Testing done by forensic scientists at the Veterinary Genetics Laboratory at the University of California-Davis showed identical matches between the wolf’s DNA profile and the profile of samples obtained from a comforter used when the teen was transported for treatment.
“We were confident that the wolf involved in the attack was removed based on the description and location of the wolf captured following the incident,” said Michelle Carstensen, wildlife health program supervisor for the Minnesota DNR. “DNA results provide further assurance that the wolf we captured was the animal involved.”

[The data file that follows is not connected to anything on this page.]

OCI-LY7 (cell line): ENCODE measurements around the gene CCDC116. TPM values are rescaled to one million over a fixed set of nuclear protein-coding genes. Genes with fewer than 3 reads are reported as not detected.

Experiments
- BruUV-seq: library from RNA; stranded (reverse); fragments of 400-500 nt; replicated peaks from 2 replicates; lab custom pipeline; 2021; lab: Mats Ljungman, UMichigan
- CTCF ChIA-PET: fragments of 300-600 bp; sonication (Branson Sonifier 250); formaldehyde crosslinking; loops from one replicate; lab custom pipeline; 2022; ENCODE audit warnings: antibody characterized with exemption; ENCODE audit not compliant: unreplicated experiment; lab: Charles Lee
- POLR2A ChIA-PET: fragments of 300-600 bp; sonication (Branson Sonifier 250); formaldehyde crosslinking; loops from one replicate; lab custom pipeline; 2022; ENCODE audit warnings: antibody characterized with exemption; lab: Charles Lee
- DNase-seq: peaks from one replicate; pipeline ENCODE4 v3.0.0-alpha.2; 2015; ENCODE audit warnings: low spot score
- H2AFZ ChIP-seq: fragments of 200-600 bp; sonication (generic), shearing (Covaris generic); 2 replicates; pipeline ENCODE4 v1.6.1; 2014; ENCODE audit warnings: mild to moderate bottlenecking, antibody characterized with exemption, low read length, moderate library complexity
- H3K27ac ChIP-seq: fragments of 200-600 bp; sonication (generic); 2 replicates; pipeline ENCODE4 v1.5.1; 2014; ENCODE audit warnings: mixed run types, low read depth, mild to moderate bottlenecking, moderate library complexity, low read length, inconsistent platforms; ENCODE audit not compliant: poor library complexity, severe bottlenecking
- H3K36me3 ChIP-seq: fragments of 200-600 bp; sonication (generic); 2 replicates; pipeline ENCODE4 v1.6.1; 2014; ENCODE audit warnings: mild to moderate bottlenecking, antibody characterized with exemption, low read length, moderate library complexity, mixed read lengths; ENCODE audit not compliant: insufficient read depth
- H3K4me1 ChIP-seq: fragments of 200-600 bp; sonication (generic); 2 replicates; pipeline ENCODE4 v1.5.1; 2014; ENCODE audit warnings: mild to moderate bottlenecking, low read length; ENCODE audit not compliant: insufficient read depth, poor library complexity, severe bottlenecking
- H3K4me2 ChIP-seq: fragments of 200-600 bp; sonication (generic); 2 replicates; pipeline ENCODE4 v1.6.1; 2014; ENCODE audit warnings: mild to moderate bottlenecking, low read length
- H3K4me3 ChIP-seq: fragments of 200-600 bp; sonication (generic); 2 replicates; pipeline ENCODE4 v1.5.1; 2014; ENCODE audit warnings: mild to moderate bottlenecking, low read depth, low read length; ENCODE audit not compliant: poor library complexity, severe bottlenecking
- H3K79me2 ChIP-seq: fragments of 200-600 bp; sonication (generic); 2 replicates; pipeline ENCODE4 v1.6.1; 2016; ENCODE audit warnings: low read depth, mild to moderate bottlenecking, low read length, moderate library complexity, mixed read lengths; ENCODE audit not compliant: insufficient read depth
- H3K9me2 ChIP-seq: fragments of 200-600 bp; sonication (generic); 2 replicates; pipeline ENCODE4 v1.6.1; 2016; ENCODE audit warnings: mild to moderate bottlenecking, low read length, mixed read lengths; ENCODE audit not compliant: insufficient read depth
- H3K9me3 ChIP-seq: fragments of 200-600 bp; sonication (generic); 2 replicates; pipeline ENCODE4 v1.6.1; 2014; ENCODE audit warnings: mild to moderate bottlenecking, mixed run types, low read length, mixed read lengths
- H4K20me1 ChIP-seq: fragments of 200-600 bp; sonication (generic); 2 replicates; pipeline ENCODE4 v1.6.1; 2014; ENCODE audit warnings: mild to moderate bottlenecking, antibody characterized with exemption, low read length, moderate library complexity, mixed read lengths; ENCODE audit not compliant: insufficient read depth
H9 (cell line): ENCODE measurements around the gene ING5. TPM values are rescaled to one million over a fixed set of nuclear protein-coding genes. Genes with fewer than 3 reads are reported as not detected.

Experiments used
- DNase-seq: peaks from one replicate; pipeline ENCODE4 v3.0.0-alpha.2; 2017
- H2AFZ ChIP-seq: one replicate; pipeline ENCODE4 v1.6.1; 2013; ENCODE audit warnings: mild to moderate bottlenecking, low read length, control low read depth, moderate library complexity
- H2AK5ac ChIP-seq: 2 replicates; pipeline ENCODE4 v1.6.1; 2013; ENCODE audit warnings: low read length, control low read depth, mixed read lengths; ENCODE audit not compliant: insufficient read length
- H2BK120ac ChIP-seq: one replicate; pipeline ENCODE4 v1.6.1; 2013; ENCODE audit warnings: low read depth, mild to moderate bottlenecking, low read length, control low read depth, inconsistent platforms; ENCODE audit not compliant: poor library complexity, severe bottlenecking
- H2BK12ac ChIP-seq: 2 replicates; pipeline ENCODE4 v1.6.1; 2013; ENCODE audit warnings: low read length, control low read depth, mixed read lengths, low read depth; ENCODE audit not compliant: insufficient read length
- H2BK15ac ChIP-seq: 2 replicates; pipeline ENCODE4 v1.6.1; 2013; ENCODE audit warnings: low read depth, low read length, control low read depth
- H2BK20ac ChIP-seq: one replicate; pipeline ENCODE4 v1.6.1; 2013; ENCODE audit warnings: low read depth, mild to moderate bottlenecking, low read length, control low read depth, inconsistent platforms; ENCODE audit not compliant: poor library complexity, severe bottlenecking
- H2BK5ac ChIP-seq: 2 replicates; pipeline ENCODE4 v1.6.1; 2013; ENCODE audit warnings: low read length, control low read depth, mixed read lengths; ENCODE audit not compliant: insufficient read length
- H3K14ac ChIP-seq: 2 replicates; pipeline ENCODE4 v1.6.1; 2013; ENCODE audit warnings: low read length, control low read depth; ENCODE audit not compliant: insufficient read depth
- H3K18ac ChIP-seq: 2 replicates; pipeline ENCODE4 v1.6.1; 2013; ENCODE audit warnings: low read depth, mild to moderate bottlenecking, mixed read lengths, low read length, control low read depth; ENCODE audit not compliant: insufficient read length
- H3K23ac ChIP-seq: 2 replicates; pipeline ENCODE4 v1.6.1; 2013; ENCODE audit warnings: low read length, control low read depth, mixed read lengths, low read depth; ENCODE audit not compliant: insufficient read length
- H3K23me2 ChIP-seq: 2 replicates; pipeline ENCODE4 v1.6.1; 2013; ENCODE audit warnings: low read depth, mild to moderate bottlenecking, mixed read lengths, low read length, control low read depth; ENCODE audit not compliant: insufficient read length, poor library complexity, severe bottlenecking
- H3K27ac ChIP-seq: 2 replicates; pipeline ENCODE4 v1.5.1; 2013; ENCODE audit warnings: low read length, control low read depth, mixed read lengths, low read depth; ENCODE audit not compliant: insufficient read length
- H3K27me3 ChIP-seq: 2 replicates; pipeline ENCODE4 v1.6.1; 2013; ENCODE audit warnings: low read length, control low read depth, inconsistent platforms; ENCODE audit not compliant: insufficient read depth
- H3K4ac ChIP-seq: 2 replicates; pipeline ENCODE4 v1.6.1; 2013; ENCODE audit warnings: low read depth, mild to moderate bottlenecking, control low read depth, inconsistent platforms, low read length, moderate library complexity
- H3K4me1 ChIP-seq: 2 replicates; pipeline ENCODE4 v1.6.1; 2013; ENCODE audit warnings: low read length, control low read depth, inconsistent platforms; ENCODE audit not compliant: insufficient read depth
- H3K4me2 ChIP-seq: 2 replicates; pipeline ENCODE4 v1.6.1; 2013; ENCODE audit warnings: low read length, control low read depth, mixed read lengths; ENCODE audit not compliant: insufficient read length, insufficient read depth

The DNR also received final results this week of the wolf necropsy conducted by the University of Minnesota Veterinary Diagnostic Laboratory. The necropsy report documented a number of abnormal conditions that may have contributed to it approaching and biting a human, which is not normal wolf behavior.
The wolf, estimated to be 1½ years old, suffered from severe facial deformity, dental abnormalities and brain damage caused by infection, according to Anibal G. Armien, the pathologist and veterinarian at the University of Minnesota who performed the necropsy.
To read the full story click here.